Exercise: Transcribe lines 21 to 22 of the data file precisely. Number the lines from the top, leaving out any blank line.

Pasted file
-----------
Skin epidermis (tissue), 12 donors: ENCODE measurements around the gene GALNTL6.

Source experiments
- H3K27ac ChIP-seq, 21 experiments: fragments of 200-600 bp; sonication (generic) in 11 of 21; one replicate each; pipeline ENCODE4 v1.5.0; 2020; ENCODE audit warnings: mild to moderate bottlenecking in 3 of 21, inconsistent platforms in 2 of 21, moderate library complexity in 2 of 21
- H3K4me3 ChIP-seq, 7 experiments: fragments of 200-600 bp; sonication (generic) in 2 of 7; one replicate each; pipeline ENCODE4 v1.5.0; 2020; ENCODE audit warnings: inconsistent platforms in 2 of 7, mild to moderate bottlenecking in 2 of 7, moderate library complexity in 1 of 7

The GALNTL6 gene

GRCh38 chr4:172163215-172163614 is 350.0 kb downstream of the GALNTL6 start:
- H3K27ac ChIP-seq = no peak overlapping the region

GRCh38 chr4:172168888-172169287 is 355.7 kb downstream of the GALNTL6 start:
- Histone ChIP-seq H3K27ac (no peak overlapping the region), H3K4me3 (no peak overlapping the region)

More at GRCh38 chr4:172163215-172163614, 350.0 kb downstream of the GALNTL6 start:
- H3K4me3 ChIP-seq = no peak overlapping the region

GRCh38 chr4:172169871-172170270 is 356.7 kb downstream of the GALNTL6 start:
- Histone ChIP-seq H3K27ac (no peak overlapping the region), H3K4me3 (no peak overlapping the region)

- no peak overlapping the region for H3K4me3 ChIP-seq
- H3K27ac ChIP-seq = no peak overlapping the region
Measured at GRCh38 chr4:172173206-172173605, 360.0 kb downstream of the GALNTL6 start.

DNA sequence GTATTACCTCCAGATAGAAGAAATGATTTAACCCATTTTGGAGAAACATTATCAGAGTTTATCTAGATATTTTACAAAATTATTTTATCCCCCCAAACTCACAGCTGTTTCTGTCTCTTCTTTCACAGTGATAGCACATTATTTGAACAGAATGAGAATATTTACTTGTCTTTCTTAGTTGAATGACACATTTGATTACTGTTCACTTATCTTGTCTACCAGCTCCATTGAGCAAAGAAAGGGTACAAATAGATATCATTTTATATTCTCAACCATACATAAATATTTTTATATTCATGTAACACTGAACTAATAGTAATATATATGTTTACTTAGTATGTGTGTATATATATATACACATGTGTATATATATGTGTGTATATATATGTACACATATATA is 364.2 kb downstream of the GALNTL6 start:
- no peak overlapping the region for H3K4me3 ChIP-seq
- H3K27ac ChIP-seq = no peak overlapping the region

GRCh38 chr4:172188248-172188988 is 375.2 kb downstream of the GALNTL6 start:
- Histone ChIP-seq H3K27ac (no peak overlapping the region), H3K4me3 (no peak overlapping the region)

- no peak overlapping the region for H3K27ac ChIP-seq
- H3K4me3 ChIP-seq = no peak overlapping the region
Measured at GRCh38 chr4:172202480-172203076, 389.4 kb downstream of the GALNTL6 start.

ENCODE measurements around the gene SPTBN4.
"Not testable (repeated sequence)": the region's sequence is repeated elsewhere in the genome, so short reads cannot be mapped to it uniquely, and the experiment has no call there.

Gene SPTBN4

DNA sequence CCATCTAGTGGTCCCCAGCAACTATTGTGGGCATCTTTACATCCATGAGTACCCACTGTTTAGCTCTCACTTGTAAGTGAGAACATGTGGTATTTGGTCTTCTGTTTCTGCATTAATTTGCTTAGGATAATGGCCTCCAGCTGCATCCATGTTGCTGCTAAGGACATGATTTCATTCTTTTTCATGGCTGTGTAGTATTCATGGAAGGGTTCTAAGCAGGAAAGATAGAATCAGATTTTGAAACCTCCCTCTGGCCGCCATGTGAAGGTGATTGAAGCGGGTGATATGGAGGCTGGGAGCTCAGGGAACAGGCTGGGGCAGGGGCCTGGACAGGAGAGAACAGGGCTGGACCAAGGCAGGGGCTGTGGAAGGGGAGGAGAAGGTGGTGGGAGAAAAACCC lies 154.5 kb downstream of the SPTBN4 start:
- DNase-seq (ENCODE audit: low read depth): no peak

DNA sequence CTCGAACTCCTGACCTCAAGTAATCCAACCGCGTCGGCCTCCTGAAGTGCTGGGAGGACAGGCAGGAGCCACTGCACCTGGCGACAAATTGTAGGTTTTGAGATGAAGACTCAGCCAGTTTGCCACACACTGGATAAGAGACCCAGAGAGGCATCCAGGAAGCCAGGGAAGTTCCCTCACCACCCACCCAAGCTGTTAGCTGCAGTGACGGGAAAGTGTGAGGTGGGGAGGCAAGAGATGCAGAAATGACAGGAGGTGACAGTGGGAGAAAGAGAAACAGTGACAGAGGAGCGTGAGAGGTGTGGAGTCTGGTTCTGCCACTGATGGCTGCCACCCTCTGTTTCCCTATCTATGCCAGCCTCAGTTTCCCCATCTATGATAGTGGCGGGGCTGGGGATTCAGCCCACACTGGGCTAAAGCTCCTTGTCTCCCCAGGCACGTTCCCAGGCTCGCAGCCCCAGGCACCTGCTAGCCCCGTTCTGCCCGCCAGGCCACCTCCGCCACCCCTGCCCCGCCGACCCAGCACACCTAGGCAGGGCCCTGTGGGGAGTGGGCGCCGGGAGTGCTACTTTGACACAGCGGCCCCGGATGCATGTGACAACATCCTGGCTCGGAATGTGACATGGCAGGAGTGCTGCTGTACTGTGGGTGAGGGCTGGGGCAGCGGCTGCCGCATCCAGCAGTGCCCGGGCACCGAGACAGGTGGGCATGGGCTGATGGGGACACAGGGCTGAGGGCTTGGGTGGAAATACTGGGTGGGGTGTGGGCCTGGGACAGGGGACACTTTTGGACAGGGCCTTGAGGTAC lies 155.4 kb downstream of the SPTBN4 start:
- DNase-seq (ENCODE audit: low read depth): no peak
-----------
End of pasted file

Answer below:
- Histone ChIP-seq H3K27ac (no peak overlapping the region), H3K4me3 (no peak overlapping the region)

- no peak overlapping the region for H3K27ac ChIP-seq